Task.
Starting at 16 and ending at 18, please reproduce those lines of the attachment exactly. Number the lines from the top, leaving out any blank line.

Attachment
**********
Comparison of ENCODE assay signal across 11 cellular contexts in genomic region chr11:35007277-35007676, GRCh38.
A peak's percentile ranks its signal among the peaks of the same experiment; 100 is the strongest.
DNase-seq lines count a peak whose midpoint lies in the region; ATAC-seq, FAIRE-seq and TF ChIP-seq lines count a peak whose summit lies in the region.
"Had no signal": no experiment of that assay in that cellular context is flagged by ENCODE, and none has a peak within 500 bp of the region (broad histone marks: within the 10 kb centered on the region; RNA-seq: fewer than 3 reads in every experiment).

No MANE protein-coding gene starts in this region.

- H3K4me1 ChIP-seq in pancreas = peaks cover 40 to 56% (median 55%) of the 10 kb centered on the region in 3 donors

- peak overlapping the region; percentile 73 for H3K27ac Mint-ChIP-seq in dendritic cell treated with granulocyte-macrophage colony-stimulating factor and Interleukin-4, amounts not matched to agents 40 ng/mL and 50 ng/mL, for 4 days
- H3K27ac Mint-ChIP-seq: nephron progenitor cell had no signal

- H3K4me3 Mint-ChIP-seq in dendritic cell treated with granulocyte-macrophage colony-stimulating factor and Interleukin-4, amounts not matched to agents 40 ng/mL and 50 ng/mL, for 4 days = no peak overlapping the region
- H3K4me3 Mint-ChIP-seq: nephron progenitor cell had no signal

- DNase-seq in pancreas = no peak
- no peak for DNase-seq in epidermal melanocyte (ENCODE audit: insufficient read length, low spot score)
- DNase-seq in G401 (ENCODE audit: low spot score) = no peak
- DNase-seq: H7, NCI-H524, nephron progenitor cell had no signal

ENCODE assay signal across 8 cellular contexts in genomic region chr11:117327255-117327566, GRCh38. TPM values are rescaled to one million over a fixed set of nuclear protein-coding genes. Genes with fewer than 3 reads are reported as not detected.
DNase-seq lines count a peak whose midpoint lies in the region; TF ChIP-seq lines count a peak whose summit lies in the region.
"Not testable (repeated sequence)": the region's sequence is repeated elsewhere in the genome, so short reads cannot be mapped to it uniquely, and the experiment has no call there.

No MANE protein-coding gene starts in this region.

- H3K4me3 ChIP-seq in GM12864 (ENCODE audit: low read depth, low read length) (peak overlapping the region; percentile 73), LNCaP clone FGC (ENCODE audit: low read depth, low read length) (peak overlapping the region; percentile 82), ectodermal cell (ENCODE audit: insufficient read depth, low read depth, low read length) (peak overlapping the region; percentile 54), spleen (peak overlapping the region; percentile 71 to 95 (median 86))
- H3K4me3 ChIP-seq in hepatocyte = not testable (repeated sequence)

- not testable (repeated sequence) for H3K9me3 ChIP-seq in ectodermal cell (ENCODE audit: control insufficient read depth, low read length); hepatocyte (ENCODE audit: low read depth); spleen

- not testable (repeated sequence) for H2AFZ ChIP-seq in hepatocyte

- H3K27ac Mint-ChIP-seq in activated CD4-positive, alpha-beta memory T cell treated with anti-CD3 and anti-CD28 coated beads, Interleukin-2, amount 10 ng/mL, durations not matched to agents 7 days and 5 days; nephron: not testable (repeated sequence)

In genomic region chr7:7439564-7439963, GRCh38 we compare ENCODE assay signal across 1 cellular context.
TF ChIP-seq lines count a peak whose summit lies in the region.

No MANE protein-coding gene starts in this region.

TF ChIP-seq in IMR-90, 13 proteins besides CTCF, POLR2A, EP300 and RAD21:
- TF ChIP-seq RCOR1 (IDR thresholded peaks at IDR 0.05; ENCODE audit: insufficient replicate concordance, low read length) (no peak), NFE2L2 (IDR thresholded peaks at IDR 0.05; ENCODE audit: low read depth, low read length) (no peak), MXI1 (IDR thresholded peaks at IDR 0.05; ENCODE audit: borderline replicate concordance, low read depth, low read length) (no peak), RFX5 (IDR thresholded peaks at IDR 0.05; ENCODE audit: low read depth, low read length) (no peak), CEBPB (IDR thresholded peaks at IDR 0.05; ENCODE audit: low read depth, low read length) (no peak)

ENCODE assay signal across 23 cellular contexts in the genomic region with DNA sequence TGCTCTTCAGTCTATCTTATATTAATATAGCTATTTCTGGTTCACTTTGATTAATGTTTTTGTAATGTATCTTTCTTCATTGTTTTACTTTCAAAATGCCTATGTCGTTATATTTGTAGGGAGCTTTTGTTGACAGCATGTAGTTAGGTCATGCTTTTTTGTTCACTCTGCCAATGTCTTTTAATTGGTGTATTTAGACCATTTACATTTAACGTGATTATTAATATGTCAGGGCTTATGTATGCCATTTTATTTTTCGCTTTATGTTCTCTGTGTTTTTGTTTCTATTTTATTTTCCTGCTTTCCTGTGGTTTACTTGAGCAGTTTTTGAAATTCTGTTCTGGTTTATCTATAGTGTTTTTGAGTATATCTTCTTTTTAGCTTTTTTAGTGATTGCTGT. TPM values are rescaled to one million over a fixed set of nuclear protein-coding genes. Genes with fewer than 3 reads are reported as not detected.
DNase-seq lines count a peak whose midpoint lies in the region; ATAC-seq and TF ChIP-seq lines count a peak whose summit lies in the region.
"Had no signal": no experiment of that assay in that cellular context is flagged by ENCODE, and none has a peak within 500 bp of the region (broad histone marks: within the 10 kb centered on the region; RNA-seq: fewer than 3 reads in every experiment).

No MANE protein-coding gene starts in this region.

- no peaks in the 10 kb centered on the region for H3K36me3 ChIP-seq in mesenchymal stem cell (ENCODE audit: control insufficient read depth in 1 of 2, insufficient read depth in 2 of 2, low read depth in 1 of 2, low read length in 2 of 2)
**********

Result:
DNase-seq lines count a peak whose midpoint lies in the region; TF ChIP-seq lines count a peak whose summit lies in the region.
"Not testable (repeated sequence)": the region's sequence is repeated elsewhere in the genome, so short reads cannot be mapped to it uniquely, and the experiment has no call there.

No MANE protein-coding gene starts in this region.